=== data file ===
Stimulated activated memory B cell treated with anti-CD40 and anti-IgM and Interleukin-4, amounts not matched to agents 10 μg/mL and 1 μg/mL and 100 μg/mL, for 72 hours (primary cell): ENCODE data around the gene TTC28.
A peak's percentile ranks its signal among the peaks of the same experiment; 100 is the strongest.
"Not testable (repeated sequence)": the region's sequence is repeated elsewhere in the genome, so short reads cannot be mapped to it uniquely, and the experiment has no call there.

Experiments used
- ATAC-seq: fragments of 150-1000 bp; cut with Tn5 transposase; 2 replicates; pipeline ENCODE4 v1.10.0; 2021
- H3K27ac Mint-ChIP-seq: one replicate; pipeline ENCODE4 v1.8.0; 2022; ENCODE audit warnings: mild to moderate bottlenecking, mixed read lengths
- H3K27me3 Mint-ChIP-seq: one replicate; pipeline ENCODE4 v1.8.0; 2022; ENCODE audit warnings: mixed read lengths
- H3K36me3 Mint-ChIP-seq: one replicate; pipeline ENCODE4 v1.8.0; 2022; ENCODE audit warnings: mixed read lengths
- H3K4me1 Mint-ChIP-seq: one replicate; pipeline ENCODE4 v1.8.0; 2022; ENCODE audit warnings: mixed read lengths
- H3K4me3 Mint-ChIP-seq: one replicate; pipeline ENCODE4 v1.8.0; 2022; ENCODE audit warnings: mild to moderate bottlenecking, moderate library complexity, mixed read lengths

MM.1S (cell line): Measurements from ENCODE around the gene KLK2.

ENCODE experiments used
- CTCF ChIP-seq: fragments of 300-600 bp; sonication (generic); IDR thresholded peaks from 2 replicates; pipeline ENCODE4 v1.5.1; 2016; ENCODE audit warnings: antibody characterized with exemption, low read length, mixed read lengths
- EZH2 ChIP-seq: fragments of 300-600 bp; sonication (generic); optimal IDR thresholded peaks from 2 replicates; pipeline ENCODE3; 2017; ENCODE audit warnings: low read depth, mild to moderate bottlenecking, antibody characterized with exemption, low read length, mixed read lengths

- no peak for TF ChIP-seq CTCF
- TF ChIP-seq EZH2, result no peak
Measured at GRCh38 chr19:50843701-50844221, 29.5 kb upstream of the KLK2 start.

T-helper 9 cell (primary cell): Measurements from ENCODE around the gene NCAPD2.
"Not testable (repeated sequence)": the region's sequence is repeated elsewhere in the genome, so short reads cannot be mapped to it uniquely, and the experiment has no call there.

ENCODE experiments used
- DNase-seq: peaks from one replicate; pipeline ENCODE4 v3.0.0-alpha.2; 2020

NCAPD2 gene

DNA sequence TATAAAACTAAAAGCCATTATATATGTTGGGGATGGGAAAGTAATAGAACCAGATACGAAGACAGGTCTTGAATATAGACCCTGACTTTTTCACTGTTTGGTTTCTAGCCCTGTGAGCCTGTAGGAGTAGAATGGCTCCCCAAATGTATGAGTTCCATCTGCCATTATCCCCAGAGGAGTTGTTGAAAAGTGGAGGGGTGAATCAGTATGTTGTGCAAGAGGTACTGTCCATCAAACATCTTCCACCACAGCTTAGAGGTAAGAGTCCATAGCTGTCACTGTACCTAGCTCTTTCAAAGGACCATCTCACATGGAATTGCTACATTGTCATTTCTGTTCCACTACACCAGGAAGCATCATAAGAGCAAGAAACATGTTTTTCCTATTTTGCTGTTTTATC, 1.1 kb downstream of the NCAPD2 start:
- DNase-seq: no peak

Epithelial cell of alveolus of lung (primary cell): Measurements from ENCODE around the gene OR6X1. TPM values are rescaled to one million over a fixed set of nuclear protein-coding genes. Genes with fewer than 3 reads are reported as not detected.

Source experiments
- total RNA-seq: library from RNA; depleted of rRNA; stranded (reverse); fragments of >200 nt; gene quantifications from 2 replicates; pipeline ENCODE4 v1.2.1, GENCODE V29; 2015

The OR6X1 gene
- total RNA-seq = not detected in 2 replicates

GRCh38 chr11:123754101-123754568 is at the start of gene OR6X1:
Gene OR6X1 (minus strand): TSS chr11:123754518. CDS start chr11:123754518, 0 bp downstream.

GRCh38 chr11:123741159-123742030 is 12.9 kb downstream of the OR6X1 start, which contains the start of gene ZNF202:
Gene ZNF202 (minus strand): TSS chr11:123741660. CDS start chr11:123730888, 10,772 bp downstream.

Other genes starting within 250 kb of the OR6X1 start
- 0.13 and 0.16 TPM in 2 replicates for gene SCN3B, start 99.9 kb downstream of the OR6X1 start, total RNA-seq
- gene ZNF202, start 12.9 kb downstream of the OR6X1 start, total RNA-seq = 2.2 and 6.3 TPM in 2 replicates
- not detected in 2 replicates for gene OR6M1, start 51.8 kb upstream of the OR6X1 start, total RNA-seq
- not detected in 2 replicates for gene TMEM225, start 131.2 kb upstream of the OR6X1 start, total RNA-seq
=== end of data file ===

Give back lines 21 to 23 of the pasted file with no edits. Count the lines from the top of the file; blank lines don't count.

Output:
- DNase-seq: peaks from one replicate; pipeline ENCODE4 v3.0.0-alpha.2; 2020

NCAPD2 gene

DNA sequence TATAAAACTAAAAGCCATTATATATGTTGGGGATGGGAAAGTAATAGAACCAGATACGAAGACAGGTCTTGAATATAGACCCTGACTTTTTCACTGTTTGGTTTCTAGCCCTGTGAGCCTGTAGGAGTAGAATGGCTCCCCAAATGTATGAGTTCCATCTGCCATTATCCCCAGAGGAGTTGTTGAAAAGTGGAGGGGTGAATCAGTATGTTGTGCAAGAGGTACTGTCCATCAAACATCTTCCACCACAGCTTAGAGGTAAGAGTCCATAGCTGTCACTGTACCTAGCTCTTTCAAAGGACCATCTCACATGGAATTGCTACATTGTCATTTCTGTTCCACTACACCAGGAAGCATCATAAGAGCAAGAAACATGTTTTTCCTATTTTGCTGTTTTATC, 1.1 kb downstream of the NCAPD2 start: